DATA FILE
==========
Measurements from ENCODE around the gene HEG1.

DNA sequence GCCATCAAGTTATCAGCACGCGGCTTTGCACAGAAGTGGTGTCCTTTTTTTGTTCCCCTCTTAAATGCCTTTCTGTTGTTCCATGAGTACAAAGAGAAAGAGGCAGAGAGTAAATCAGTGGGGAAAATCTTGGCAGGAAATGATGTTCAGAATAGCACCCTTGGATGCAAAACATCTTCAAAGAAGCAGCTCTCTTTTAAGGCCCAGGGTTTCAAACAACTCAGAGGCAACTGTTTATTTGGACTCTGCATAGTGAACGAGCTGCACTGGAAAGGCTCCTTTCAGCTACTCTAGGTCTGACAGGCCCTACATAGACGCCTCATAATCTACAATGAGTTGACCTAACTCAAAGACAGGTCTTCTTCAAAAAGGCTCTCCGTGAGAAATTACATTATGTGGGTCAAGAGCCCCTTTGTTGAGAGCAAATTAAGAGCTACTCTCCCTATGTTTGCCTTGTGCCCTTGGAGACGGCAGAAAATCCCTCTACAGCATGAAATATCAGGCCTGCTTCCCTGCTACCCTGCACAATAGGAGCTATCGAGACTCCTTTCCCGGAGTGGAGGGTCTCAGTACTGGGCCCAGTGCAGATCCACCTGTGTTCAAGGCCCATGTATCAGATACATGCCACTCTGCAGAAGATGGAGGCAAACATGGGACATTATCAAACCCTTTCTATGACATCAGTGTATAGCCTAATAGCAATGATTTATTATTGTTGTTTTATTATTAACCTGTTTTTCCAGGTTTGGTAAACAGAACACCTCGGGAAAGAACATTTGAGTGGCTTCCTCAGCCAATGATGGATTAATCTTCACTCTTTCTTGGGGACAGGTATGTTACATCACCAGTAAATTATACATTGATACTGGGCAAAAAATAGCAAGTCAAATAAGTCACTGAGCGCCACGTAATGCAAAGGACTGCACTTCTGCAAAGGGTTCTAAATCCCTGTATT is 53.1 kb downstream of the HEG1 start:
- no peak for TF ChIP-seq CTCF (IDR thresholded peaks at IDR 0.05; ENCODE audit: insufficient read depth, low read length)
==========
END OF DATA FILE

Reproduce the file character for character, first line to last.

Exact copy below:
Measurements from ENCODE around the gene HEG1.

DNA sequence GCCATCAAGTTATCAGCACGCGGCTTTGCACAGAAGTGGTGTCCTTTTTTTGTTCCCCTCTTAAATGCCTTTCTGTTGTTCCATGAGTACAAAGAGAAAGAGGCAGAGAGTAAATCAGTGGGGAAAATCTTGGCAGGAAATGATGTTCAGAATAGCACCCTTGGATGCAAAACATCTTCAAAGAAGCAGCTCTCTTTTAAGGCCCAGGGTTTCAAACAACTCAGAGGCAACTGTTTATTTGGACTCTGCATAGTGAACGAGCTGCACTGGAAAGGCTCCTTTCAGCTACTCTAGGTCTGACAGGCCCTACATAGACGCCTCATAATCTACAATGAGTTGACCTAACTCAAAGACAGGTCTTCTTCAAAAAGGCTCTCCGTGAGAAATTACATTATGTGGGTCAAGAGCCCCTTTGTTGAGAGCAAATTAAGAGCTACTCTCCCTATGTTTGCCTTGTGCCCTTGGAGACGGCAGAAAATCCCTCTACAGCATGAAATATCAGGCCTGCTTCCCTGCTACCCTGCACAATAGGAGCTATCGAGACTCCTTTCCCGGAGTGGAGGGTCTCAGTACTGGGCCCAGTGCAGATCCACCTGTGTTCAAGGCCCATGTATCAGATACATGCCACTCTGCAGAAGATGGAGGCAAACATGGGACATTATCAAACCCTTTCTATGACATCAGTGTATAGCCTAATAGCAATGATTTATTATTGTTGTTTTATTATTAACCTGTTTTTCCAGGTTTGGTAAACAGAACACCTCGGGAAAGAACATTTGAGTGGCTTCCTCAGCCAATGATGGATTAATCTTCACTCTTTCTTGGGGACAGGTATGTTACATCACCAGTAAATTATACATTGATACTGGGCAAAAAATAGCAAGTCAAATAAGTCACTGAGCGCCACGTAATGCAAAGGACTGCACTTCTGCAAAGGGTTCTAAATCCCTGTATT is 53.1 kb downstream of the HEG1 start:
- no peak for TF ChIP-seq CTCF (IDR thresholded peaks at IDR 0.05; ENCODE audit: insufficient read depth, low read length)